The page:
Note to the U.S. government – if you are going to complain *at all* about civilian deaths in other conflicts, you have to stop blowing people up. Otherwise, this sort of embarrassing thing will happen all the time. The Russians know this document will never be adopted at the U.N., but introducing it serves its purpose: undermining the moral authority of the United States. Or, more correctly, highlighting how the U.S. government has undermined its own moral authority.

David Axe points out the cause of incidents like Herat:

The alleged incident comes at a time of increased air activity by U.S. and NATO forces: in June and July as many bombs were dropped as in all of 2006. This “air surge” is intended to partially compensate for chronic shortages of U.S. and NATO ground troops.

This bit of information is important for any U.S. Christian still clinging to the idea that the war in Afghanistan is a “just” war. Joe Blow on the street might be able to claim blithely that we are “justified” in our war in Afghanistan because “they attacked us,” but the Christian appropriation of just war tradition is much, much more stringent than that. It requires more than a just cause…it also requires just means, which, among other things, must discriminate between combatants and non-combatants (which, by the way, puts it totally at odds with Jesus’ admonitions to love your enemies, but I digress). Out of expediency, the U.S. is intentionally using means that recent events – despite the hype – show do not discriminate. In other words, from the most permissive of the Christian ethical perspectives on war, our war in Afghanistan is not a just war and has not been a just war for some time, if ever.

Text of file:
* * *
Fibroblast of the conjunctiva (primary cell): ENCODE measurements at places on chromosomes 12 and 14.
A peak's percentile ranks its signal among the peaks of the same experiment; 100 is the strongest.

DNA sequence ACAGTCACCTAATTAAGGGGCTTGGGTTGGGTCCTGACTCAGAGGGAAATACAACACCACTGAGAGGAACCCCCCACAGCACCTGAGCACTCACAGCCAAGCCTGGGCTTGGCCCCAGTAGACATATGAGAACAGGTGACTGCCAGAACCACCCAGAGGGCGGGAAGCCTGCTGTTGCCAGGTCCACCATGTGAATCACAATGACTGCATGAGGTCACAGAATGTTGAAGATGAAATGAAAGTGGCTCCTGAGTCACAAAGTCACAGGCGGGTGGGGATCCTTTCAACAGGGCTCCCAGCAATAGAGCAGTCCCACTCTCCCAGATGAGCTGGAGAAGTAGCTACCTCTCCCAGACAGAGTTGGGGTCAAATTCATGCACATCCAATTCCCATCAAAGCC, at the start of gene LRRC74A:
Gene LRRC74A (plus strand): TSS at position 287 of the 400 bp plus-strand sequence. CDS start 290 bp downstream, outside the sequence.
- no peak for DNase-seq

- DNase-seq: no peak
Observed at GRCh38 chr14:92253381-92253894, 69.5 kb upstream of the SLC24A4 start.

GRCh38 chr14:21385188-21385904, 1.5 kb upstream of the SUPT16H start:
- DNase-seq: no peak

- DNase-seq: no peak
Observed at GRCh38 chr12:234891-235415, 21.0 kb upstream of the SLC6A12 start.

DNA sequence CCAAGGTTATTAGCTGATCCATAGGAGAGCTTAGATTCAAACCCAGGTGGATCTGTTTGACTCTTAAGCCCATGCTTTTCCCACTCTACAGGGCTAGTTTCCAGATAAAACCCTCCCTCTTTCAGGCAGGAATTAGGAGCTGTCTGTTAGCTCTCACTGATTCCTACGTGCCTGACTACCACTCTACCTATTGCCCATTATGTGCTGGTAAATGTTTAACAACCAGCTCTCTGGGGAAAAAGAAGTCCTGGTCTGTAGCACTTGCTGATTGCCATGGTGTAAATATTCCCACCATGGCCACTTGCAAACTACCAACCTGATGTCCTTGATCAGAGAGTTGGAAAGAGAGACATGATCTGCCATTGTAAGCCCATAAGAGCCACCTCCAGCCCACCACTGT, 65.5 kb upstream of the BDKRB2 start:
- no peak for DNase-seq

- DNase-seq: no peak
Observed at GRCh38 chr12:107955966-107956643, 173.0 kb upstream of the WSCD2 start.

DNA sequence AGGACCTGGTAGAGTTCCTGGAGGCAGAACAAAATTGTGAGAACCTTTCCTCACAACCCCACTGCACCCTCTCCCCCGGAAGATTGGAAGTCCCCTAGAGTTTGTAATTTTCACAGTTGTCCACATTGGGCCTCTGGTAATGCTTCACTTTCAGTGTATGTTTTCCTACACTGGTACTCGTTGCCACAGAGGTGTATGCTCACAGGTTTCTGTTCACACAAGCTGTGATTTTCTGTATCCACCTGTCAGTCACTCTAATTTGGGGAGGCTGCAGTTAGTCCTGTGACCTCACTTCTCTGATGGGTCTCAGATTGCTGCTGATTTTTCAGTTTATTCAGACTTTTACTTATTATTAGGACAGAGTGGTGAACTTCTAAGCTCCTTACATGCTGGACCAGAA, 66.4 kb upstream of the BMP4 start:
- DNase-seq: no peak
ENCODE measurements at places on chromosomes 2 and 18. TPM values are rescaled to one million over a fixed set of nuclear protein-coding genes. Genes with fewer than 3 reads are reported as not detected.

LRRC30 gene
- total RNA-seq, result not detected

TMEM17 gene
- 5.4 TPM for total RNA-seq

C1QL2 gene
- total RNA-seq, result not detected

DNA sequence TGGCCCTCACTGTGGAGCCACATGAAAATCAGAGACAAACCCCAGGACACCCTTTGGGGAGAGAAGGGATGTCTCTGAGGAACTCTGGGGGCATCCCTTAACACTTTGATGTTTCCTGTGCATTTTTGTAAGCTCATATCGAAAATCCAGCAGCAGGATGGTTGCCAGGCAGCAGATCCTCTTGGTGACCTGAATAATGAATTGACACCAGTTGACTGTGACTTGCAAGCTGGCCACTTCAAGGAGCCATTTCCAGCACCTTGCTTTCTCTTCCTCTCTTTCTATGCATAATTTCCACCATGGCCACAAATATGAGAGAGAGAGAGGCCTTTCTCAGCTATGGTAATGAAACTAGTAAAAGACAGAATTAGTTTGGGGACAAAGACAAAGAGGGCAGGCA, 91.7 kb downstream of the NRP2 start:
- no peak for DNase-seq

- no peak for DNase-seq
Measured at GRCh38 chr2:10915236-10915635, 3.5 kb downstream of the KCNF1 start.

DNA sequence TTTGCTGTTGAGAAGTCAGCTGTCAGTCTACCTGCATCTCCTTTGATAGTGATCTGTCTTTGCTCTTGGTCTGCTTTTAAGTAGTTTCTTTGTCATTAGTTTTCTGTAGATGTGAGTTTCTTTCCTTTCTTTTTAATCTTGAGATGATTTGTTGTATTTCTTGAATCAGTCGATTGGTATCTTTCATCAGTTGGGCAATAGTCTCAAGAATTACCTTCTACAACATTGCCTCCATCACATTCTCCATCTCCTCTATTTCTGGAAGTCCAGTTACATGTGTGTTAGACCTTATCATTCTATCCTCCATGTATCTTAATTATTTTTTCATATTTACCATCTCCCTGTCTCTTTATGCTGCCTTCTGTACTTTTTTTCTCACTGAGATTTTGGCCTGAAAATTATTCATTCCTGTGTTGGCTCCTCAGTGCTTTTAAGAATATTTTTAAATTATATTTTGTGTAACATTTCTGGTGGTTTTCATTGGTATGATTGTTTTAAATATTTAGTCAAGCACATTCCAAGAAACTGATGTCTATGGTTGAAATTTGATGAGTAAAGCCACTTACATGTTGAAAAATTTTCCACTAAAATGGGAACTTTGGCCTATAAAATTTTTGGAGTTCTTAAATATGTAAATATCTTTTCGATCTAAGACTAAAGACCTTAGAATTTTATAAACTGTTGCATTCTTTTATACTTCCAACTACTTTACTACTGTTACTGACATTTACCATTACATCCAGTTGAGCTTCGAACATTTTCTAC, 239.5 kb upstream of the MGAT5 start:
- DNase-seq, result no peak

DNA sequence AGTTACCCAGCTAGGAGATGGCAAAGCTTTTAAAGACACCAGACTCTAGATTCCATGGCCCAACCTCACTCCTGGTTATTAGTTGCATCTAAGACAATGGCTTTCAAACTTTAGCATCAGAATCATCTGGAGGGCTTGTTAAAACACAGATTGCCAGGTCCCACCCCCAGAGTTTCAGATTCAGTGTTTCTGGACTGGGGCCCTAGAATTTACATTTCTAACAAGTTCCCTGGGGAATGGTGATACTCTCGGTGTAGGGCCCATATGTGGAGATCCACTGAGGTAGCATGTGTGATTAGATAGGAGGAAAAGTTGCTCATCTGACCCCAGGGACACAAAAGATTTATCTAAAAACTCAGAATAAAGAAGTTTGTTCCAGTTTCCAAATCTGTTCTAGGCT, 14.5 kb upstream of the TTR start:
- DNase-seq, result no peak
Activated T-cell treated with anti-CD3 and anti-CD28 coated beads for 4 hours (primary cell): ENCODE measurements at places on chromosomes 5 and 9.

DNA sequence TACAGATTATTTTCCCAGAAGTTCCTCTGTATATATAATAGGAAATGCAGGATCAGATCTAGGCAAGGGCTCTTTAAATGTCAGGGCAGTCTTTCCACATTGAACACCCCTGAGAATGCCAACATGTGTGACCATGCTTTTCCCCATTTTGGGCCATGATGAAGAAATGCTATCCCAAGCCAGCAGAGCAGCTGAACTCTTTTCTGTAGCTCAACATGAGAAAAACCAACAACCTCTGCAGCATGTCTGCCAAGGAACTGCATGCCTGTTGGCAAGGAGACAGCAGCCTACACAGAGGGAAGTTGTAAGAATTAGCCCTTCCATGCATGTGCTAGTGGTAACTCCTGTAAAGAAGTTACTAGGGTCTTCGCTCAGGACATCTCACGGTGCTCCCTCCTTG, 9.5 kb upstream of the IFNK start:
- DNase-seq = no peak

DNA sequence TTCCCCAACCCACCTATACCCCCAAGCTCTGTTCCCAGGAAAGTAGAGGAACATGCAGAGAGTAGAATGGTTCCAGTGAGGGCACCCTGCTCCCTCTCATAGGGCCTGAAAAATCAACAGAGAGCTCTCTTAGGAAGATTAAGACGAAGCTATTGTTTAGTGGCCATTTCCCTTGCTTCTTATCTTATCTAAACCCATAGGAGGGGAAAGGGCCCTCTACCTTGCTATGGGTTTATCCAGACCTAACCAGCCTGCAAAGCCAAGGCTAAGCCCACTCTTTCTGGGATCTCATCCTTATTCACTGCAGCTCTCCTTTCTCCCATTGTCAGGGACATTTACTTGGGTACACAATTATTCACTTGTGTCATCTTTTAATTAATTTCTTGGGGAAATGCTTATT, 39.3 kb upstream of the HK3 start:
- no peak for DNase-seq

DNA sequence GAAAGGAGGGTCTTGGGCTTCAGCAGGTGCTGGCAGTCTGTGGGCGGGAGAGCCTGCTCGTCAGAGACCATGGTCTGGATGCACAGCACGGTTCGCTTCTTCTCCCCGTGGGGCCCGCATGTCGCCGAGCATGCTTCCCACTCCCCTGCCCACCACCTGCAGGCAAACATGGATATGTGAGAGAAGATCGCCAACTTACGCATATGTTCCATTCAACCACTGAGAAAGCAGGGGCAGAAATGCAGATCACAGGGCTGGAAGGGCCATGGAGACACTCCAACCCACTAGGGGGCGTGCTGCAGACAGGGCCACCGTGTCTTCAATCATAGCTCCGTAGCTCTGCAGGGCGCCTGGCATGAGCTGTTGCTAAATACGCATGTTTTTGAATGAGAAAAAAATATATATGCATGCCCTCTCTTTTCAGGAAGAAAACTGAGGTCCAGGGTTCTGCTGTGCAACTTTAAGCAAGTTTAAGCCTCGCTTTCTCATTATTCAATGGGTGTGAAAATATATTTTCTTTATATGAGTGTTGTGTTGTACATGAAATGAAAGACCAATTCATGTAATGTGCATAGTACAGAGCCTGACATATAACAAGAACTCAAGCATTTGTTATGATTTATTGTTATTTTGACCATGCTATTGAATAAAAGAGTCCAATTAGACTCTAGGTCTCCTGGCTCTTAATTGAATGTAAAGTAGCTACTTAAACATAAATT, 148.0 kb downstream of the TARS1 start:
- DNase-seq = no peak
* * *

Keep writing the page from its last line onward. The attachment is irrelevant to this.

Accordingly, no matter what your perspective on the nonviolence of Jesus Christ, if you are a Christian fighting in Afghanistan, you should lay down your arms and refuse to kill for the U.S. government.  You’ll be in good company:

“Maximillianus, a young Numidian Christian, just over 21, was brought before Dion the proconsul of Aficia at Teveste (Numidia) as fir for military service.  This was in 295 A.D. during the reign of Maximillianus.”           

“Maximillianus answered, ‘But why do you want to know my name?  I dare not fight, since I am a Christian.’  ‘Measure him,’ said Dion the proconsul; but on being measured, Maximillianus answered, ‘I cannot fight, I cannot do evil;  I am a Christian.’  Said the proconsul, ‘Let him be measured.’  And after he had been measured, the attendant read out ‘He is five feet ten.’  Then said Dion to the attendant, ‘Enroll him.’  And Maximillianus cried out, ‘No, no, I cannot be a soldier.  I am a soldier of m God.  I refuse the badge.  Already I have Christ’s badge…If you mark me, I shall annul it as invalid…I cannot wear ought laden on my neck after the saving mark of my Lord.’  To the proconsul’s question as to what crime soldiers practiced, Maximillianus replied, ‘You know quite well what they do.’”  Maximillianus was beheaded.            

Unknown to most Roman Catholics, Maximillianus has been honored as one of the canonized saints of the church, though he died as a conscientious objector!

My wife just sent me a link that I will use as my next big post topic, but for now, enjoy:

Some might say that all those teenagers “wasting time” on Halo 3 and Call of Duty 4 are actually the warfighters of tomorrow, training themselves at zero cost to the U.S. taxpayer. In fact, when offered the choice between the traditional airplane controls and gamepad controls, many younger soldiers pick the thumbsticks that are familiar to them. “There is an absolute age difference,” says Bigham. “We call it the ‘jihad of game controllers.’ You get kids that are in their low 20s that are gamers, and they go right to the game paddle. And they don’t know why us old-timers like using the F-16 hands-on, throttle-and-stick controllers.”